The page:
How Long Should Your eBay Auctions Run? - dummies

By Marsha Collier

Another debatable philosophy for eBay sellers is auction timing. People are always asking how long to run auctions and what’s the best day to end an auction. You have to evaluate your item and decide which of the following is the best plan:

  • One-day auction: Did you just get a load of an item that sells as fast as you post it on the site? A Buy It Now feature on any auction can bring great results, but that will work only if the item is super-hot!

    If people are aggressively bidding up an item — and they really gotta have it — you may do best by starting the bidding low and listing the item with a one-day format.

    The best way to use a one-day listing is if your item is time-sensitive, for example, event tickets, airline tickets, vacation packages, or tee times. A one-day listing gives you the immediacy — and the time to ship a physical ticket — if necessary.

    To list an item for one day, you must have a feedback score of at least 10. If you don’t, the option to list for one day won’t show up on the item listing form.

    When you list in a one-day format, your listing goes right to the top of the Time: Ending Soonest sort. Many savvy shoppers view their searches by Listings Ending First (rather than the eBay default of Best Match). With a one-day format, you can pretty much choose the time of day your item will be at the top.

    If your competitors start their auctions at $.99 with a reasonable Buy It Now price, you’ll find that bidders negate Buy It Now offers pretty quickly by placing a bid — which makes it no longer a Buy It Now item— and the item goes to auction.

    Retaliate by listing your item with a starting bid at just a dollar or so below your Buy It Now price (and make that price at least $.50 below the competition’s), and your items may be snapped up more quickly. Keep in mind that for this strategy, your item needs to be in demand!

    Buy It Now pricing must be at least 30 percent over your listing’s starting price.

  • Three-day auction: If, the item’s price will shoot up right after you post it, a three-day auction works just fine. And it’s great for those last-minute holiday shoppers looking for hard-to-find items.

    A three-day auction is good, for the same reasons that a one-day auction is good — only it’s better for the faint of heart and nervous Nellies (like me) because it gives your item more time on the site — more of a chance to sell.

    With the Buy It Now feature, you can pretty much accomplish the same thing as you would with a short-term auction. When you list your item for sale, set a price at which you’re willing to sell the item immediately; this is your Buy It Now price.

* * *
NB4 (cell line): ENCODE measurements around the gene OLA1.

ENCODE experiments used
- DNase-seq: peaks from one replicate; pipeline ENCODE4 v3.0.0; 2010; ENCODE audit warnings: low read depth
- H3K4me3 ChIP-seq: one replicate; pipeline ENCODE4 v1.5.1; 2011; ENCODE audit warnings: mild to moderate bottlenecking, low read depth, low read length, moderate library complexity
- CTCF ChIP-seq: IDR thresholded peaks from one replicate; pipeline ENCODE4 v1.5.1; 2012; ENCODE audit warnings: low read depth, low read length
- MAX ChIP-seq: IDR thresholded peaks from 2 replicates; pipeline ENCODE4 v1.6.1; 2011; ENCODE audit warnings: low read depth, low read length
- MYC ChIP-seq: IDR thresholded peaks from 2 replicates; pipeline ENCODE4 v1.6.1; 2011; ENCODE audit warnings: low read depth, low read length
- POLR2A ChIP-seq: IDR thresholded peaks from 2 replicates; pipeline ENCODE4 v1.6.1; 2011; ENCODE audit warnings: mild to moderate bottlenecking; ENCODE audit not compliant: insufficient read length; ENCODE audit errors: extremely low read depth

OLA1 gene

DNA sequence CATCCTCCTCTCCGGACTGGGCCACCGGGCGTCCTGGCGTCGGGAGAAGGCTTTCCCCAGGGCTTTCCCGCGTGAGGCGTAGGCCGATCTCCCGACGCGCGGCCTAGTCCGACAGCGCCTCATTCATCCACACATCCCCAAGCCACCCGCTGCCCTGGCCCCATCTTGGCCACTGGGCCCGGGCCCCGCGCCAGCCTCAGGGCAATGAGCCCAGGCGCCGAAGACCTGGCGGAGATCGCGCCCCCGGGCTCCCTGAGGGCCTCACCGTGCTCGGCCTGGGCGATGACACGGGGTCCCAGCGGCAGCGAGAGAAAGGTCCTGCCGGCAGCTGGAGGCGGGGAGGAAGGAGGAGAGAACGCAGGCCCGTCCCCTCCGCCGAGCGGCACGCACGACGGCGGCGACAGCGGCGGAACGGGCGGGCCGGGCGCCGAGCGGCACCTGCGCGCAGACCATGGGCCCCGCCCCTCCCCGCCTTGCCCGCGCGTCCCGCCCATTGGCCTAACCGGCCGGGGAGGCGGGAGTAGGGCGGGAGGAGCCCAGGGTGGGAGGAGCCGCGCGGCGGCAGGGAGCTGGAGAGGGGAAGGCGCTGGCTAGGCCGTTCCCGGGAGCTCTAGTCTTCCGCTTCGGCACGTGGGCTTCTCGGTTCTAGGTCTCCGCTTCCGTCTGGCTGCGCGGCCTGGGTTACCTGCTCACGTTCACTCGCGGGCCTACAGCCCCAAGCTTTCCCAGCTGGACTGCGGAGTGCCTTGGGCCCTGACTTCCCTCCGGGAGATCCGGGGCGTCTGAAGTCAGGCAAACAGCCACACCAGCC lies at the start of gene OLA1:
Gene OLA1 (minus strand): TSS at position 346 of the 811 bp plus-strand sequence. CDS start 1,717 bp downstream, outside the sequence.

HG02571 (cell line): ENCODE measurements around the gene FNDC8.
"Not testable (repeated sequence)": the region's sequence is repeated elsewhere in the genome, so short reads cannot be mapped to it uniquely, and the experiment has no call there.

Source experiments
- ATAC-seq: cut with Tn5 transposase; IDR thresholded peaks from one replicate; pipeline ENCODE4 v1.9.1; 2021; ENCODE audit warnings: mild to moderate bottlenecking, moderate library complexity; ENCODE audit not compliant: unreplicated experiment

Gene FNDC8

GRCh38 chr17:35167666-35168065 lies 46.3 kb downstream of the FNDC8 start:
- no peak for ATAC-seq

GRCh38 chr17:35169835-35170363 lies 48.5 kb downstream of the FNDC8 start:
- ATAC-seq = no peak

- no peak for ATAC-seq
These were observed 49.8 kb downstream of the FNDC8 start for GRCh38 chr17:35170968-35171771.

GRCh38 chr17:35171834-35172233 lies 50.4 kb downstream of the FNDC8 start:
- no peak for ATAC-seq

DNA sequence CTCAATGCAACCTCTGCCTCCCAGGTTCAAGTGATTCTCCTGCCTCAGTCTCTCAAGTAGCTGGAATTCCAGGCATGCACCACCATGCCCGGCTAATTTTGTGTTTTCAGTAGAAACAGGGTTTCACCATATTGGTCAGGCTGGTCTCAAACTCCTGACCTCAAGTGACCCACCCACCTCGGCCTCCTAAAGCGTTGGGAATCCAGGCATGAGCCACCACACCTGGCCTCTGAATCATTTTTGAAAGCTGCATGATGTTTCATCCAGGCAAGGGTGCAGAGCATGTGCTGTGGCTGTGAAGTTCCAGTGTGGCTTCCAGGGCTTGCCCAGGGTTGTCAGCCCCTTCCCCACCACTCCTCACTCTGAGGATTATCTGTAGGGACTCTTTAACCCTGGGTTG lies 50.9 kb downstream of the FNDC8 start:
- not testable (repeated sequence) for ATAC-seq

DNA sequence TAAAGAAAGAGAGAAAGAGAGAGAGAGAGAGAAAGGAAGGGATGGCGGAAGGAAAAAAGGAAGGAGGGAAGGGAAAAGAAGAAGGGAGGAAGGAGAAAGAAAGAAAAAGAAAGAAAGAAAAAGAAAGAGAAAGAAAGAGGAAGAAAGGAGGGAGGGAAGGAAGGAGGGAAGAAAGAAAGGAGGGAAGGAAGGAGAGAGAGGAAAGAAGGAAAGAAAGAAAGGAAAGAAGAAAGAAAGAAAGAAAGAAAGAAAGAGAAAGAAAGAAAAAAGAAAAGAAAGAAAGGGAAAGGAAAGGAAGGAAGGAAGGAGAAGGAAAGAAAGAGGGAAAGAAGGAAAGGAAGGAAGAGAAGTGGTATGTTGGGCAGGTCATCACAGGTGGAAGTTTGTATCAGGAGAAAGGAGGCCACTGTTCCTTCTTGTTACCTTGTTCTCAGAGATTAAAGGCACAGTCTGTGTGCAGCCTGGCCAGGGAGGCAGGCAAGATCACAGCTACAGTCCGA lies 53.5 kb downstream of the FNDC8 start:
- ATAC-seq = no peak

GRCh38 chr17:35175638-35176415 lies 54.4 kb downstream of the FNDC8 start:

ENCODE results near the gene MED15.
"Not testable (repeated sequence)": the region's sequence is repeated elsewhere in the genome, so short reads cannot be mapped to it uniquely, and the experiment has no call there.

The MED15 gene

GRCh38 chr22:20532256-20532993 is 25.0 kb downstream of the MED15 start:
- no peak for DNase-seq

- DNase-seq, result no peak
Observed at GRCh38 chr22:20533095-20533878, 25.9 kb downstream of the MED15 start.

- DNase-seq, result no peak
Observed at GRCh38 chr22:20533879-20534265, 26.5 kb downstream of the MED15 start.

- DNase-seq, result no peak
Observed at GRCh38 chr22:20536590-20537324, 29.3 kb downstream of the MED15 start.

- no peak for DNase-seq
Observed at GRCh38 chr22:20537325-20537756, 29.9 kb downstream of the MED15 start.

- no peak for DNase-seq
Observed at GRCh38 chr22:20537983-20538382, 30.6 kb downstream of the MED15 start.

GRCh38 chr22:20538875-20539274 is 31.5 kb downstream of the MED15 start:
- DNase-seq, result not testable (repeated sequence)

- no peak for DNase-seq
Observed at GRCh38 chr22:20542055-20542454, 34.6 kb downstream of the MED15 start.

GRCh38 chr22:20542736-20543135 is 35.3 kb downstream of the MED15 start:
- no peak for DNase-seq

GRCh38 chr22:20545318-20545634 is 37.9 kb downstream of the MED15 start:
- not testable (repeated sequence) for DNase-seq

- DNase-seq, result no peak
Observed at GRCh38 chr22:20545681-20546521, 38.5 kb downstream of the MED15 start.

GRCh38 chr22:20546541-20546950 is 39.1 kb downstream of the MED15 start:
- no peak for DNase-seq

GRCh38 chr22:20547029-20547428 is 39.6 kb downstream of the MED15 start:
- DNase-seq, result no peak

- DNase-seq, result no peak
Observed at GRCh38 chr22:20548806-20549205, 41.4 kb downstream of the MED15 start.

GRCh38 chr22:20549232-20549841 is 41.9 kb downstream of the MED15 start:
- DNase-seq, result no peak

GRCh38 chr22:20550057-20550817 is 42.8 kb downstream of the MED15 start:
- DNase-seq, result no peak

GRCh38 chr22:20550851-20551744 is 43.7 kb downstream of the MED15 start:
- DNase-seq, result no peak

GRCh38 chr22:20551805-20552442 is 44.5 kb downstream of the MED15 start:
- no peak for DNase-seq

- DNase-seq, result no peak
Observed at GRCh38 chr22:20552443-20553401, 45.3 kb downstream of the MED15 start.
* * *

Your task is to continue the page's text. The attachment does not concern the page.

• Five-day auction: A five-day auction gives you two days more than a three-day auction and two days less than a seven-day auction. That’s about the size of it. If you just want an extended weekend auction or your item is a hot one, use it. Five-day auctions are useful during holiday rushes, when gift-buying is the main reason for bidding.

  • Seven-day auction: Tried-and-true advertising theory says that the longer you advertise your item, the more people will see it. On eBay, this means that you have more opportunities for people to bid on it. The seven-day auction is a staple for the bulk of eBay vendors. Seven days is long enough to cover weekend browsers and short enough to keep the auction interesting.

  • Ten-day auction: Many veteran eBay sellers swear by the ten-day auction. Sure, eBay charges you an extra $.40 for the privilege, but the extra three days of exposure (it can encompass two weekends) can easily net you more than your extra cost in profits.

    A ten-day auction is good for special collectibles or an expensive item that isn’t normally on the site. Putting up a ten-day auction (start Friday night so you get exposure over two weekends) is a near-perfect way to attract bidders.

Your auction closes exactly one, three, five, seven, or ten days — to the minute — after you start the auction. Try not to begin your auctions when you’re up late at night and can’t sleep: You don’t want your auction to end at two in the morning when no one else is awake to bid on it.

The specific day you close your auction can also be important. eBay is full of weekend browsers, so including a weekend of browsing in your auction time is a definite plus. Often auctions that end late Sunday evening through Monday close with high bids.

You’ll need to do some research to determine the best times to run your auctions and for how long. The best person to figure out the closing information for your auctions is you. Use the tools and, over time, you’ll work out a pattern that works best for you.